Depois do fim do livro percebo que a ambientação no século 14 é muito envolvente. Excessivamente gráfica às vezes, em um bom sentido. Talvez isso tenha salvado a parte da Kivrin na história. Caso contrário seria absolutamente maçante. Ainda assim, levei muito tempo para ser convencido pela ambientação.
O livro ganha 3 estrelas porque acho que gera uma reflexão positiva que vez por outra chega a 4 estrelas, mas a experiência de leitura é 3 sendo duas estrelas algumas vezes.
The story is compelling and the characters are strong. There were many moments in which the story drags. There are scenes that come and go and when we return to the same place and characters, the reader is treated to the same situation and discussion as the last time they appeared. The author uses this to set mood and it helps in the sometimes desperate tone of the story, but often I found myself hoping for the plot to just move along.
Sterling's voice is good and I never had a hard time following the characters. Great voices. In some cases though she takes on an almost petulant tone. Especially when reading the part taking place in the middle ages. One of the characters is a little girl who mopes a lot but the other characters sometimes pick up the same sort of childish tone.
The description of the book could be better. I bought this book on the strength of the summary and the average review stars. But I was expecting a much different book. I thought the story would be mainly about the time travelers visiting the middle ages and did not expect the parallel plot of the epidemic in the traveler's own time. This is not a shortcoming of the book, except for the above mentioned problems it is a very well crafted and, in the end, enjoyable book.
Well written but the pace of the story is too slow. But without any doubt it's a classic worth of reading/listening.
Slow start - and too much detail about the 'modern day'. However a truly moving story of the Middle Ages. Well narrated
The doomsday book does a very good job of making characters highly relatable, using antagonist archetypes and a few tropes to great effect, and generally pulls at your heart strings. It keeps you interested and even in the end you could go for "a little bit more."
I really liked this book. The British characters were all interesting and quite well done by the narrator and the author. I am interested in the Middle Ages and it was very interestingto me.However: Why, of why, must they make all Americans obnoxious and rude and demanding in so many British novels? One can only conclude that this is how they perceive us. And while this is true for some Americans, it is just not true for all of us. Couldn't we occasionally see a polite American? I guess that would be boring.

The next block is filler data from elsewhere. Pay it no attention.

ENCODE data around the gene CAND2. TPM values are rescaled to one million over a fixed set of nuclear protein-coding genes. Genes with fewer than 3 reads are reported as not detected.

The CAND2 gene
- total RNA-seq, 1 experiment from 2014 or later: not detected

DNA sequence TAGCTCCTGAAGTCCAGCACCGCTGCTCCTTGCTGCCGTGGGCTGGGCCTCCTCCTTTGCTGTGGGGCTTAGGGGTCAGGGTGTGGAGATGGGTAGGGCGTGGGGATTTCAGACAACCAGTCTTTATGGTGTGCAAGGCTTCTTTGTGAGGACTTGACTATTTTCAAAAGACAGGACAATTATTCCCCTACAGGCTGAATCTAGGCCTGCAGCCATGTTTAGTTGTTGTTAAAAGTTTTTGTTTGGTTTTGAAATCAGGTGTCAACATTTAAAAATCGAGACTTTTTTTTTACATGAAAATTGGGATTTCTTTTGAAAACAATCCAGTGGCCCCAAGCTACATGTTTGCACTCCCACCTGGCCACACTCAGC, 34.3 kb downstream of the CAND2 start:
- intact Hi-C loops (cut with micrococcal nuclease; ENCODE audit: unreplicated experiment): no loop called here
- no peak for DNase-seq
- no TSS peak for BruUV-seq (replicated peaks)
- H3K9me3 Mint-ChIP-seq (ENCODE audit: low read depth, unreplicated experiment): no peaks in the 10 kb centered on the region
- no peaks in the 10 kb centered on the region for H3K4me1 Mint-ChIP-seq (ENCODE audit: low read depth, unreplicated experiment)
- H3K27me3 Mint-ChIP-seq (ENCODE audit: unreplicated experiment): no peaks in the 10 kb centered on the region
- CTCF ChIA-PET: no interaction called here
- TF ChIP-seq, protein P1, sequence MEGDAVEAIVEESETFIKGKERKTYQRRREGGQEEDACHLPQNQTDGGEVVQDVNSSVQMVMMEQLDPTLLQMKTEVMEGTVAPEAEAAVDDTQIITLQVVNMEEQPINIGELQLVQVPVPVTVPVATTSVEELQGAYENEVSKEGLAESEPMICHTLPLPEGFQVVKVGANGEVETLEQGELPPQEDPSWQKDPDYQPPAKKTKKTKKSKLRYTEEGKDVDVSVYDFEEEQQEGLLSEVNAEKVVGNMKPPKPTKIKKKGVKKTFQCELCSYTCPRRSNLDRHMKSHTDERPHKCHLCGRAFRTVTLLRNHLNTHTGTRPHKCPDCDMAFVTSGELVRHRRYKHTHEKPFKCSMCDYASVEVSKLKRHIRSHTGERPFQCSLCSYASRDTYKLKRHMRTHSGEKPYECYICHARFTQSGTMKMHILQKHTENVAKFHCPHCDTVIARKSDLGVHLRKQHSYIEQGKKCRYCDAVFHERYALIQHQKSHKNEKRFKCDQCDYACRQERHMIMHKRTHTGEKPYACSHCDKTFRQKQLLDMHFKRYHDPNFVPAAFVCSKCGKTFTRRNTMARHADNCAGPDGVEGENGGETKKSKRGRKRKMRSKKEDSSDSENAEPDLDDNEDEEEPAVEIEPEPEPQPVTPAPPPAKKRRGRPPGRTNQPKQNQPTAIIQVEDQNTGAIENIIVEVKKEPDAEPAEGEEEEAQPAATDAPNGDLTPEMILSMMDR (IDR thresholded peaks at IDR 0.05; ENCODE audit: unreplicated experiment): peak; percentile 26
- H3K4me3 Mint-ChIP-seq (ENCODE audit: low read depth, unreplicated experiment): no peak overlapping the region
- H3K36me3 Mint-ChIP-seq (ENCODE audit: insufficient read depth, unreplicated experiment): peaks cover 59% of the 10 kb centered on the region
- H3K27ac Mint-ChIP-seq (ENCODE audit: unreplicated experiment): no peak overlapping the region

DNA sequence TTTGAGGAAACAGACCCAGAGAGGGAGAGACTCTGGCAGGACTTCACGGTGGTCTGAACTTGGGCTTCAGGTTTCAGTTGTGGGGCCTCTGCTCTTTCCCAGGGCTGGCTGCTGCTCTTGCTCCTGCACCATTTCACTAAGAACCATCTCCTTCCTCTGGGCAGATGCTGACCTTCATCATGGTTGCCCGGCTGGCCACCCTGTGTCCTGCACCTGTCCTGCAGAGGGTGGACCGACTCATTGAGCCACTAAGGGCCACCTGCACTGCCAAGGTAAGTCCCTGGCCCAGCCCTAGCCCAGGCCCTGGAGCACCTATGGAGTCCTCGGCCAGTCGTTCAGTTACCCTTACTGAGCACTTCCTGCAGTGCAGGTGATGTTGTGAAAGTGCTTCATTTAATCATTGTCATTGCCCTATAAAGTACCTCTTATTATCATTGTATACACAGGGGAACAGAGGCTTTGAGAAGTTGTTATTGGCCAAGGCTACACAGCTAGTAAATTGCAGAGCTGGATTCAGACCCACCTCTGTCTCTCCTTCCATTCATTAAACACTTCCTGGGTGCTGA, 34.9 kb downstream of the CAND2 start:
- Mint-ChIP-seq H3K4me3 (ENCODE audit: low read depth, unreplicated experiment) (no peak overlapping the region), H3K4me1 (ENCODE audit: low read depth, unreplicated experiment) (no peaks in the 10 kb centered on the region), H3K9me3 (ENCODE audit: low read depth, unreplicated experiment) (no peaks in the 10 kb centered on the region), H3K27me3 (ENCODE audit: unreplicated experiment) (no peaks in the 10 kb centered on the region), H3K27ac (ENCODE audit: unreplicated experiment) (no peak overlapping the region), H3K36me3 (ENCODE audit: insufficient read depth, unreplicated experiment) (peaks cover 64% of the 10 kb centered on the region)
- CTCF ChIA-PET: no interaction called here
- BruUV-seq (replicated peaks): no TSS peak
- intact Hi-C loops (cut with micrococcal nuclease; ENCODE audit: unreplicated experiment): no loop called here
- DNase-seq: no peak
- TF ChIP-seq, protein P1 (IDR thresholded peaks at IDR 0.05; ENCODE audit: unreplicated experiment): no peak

Excellent job with all the voices and accents. She overdid the horrible American voices, but she did a good job of making all the Amercians totally obnoxious, so if that is what she was trying to do, she did it well.
No, but it is way too long for that anyway.
I am definitely going to listen to the rest of this series.
It was only enjoyable in parts, in fact some parts, (50%), were really bad, and boring, only 30% of it was great, rest boring. The Sci-Fi part was terrible as the future was written as though it was 1970s small town britain, (not how life might be in the future 100 years hence where it was set with time travel!), with all the boring set pieces, such as a vicar, locals reading mass at church, complaining of bad sermons, squabbles between university departments, people going to the pub, and the words "crossing the quad" were mentioned frequently, slagging off visiting Americans in the typical set piece british people vs Americans way, all soo boring..... the parts that were good was when the historian lived in 14th century England. Evidently in 100 years time people will still be taking aspirin, and you will only get a few tablets per bottle and so have to ration it out because the NHS is skimping on costs, really? Also there were no mobile phones in 100 years either! and on it goes, as I said it's Sci-Fi is almost nonexistent. It was interesting to get a feel for how people lived in the 14th century, as though you were one of them, (I guess this is why it won the Hugo award) "The novel won both the Hugo and Nebula Awards, and was shortlisted for other awards." So for that I am glad I put up with the 60% crap.I liked on my ipod nano I could skip ahead to get over the boring bits and enjoy life in the 1300s, or set it to x2 speed.So its a book that is hard to rate. Its a great drama, in parts.
The narrator used a very british voice and sounded exactly as I think she was supposed to sound, so for this book she was great, ie sounding like a tedious boring british person. (You don't have to sound like that in sounding british I hasten to add).